Breach of consent: why land acknowledgements should make the settler uncomfortable

Breach of consent: why land acknowledgements should make the settler uncomfortable

By the Olaf Messenger Editorial Board


“We acknowledge the ongoing injustices that we have committed against the Dakota Nation, and we wish to interrupt this legacy, beginning with acts of healing and honest storytelling about this place,” reads the third sentence of the land acknowledgement statement drafted by Associate Professor of English Joan Hepburn and adopted by both the Northfield city council and St. Olaf College.

This sentence, which concludes the statement, drew contention from members of the public during discussions surrounding adoption. Some Northfield citizens and city council members disagreed with the use of “we,” which indicts all citizens in “ongoing injustices,” another phrase disputed during the statement’s ratification. In fact, the emphasis placed on the continuous harm done to Indigenous people in our community, as well as the “legacy” of unanimous complicity, are paramount facets of Northfield’s land acknowledgment statement, insofar as they point the college and town toward upending a settler-colonial paradigm.

A land acknowledgment statement serves many purposes, all of which build toward mending oppressive systems. The work begins with a call to be mindful of the spaces we occupy and how we enter into these spaces through unique and common trajectories. When we begin meetings with such a sentiment, we reorient ourselves toward the tacit systems affecting the world around us.

Through the current land acknowledgment statement —  a meditation on the “ongoing injustices” perpetrated against Indigenous people —  we can see our perpetual abuse of Indigenous people’s consent. If this third sentence wasn’t included, we would fail to recognize that each day we replicate a world wherein the space we occupy appears justly acquired. The Cannon River, the land of the town and Manitou Hill are lands stolen without a chance for Indigenous folk to dissent.

And who co-opts the breach of consent? We. Us, the living white men and our “junior partners” — a term that American writer Frank Wilderson III invokes to describe non-white and non-male identities that perpetuate anti-Blackness, and that we here modify to exclude Indigenous people. Although we did not execute the original theft of land, we nevertheless participate in the paradigm it created where we possess the land and Indigenous folk have dispossession.

Would you give up your land? Given the lack of success of the land-back movement to date, we’ll fill in a “no” for you.

Each “no” stands in the face of Indigenous people who were not allowed their own “no.” As settlers we ride free on our ability to choose our place on a land not given freely.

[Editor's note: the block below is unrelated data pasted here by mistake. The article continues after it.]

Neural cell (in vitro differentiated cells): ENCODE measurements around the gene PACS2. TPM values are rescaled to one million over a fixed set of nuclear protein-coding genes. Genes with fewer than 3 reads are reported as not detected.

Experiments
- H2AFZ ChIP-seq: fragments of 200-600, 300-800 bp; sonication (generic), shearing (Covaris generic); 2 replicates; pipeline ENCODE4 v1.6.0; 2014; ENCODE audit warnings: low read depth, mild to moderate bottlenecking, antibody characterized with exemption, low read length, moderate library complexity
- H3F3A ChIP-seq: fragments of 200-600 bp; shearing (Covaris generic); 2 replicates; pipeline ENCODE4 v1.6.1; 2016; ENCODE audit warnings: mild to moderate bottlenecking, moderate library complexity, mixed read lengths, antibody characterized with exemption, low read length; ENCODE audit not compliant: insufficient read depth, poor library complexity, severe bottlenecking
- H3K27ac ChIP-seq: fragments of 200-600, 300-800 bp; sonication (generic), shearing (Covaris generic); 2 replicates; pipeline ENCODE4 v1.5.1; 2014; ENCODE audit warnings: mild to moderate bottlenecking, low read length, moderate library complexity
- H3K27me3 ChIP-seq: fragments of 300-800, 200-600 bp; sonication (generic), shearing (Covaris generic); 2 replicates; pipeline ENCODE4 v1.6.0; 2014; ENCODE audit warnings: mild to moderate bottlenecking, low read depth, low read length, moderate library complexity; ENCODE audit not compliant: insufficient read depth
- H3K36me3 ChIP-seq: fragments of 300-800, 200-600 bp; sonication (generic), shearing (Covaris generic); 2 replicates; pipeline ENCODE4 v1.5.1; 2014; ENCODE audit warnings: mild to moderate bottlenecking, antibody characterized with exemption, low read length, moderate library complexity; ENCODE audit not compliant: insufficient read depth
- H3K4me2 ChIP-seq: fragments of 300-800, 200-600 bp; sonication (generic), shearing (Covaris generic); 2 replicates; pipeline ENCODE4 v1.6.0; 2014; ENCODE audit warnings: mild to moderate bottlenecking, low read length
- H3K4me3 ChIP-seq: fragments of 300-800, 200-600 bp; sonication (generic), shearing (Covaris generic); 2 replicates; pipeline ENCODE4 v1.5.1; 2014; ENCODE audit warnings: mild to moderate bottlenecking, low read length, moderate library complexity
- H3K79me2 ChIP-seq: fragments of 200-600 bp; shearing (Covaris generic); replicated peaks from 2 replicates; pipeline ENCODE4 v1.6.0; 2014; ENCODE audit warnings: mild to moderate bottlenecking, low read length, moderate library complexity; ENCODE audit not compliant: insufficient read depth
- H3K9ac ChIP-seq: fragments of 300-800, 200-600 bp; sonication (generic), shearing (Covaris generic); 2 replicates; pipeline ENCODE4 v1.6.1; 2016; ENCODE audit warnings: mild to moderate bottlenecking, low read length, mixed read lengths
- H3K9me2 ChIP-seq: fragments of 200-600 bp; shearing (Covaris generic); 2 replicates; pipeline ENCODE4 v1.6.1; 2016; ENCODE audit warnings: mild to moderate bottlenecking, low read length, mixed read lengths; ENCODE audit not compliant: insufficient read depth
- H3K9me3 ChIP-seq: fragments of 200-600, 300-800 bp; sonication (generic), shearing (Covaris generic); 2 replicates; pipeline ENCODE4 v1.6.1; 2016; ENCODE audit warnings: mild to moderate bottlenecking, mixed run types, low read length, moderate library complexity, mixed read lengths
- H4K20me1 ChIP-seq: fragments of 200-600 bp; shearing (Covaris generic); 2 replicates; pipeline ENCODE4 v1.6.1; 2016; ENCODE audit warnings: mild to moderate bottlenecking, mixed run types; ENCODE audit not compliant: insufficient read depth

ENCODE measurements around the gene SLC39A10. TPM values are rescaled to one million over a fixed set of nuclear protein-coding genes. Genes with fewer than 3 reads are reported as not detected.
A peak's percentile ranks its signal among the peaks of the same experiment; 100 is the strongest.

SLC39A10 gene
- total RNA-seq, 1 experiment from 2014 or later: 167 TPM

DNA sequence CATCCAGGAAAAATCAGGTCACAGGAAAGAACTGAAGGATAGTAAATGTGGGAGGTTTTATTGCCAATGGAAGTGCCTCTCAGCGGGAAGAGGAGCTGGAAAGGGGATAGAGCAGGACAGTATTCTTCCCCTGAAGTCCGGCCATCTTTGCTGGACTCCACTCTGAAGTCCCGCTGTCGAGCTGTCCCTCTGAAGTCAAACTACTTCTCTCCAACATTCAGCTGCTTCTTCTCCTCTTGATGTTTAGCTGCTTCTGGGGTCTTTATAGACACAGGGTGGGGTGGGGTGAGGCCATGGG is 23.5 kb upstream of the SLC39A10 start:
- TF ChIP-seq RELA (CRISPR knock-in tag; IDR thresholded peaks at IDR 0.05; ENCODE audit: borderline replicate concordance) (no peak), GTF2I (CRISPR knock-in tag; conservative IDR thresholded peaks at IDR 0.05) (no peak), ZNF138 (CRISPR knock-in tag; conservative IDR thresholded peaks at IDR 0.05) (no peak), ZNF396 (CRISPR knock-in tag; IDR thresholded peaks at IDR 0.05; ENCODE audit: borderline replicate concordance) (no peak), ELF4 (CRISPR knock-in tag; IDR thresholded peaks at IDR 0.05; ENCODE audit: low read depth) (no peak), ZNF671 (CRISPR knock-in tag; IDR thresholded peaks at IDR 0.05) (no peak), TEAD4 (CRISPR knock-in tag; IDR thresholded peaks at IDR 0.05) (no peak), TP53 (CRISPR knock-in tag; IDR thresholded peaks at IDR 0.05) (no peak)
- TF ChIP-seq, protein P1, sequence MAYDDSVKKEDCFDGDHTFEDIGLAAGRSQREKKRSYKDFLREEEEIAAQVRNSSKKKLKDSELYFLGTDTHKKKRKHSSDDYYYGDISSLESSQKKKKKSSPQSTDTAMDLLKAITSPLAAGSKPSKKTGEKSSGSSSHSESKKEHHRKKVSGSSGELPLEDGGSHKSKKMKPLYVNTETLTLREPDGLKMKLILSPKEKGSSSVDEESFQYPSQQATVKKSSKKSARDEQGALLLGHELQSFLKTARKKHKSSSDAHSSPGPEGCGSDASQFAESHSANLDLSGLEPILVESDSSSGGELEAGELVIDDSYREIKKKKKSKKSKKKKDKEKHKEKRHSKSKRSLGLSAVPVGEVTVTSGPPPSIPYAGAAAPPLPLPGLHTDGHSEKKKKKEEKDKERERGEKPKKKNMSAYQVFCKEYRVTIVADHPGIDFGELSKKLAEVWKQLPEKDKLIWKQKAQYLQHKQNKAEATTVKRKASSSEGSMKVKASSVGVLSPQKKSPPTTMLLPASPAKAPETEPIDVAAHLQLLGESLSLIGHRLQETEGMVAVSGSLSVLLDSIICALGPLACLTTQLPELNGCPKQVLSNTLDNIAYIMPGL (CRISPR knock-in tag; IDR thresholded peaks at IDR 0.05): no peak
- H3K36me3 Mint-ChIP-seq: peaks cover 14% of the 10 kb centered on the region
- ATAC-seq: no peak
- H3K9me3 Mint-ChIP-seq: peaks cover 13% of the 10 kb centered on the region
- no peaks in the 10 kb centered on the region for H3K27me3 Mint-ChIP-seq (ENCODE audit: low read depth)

A land acknowledgment statement should push us to look up at the clock and see that settler time is still ticking. It should tell us that so long as we can set our watch by the standard of settler colonialism, we have work to do. It should make us uncomfortable, and we need to confront this discomfort.

In this regard, the ratification of a land acknowledgment statement needs to present an aimed critique to diagnose the very concept of acknowledgment. Don’t statements of recognition exist within the same paradigm of settler colonialism that erases recognition?

So long as the settler gets the microphone —  and the legislative pen —  the land acknowledgment maintains the status quo. We’re veering off the rails here, but we must. It’s vile that white men and their junior partners are not stepping up. We want to be clear and praise how Hepburn, especially in her invoking the longevity of the injustices we are perpetuating, presents the best land acknowledgment we can get, one that begs to be unwritten.

We must look closely at how the third sentence of the land acknowledgment statement inspires us to action and compels us to embody a fourth sentence that implements justice for Indigenous people in all areas of life. A sentence that is less about writing and much more about unwriting. A sentence wherein speaking for Indigenous folk shrivels up, to be replaced with a stage and a hot mic where the oppressed can speak.

The Editorial Board is composed of the Opinions Editors whose shared views are informed by journalistic research, dialogue and individual perspectives. The Editorial Board stands apart from the newsroom and does not represent The Olaf Messenger as a whole.


 

In an effort to prompt discussion surrounding the third sentence of the land acknowledgement statement, Associate Professor of English Joan Hepburn, the statement’s author, posed seven questions to members of the St. Olaf, Carleton and broader Northfield community. Hepburn inlcuded the questions in the introduction of the speech she delivered to the St. Olaf community on Martin Luther King Jr. Day this year. 

If you want to do some such close looking, we compel you to engage in dialogue with the following questions from Hepburn:

1. What is the goal of a land acknowledgment?

2. What about the word ‘we” in the third sentence is a source of disquiet or discomfort?

3. What is at stake in saying that we take responsibility for past injustices from which we still benefit?

4. Should an acknowledgment cause us any discomfort?

5. Without declaring responsibility, how can we achieve understanding or social change?

6. How do we begin to redress our history of discrimination, or address the invisibility of First Nations in American history, or stop racial and other biases?

7. How do we begin to credit diversities of people who contribute to the shaping of our cultural, economic, social, even literary identities?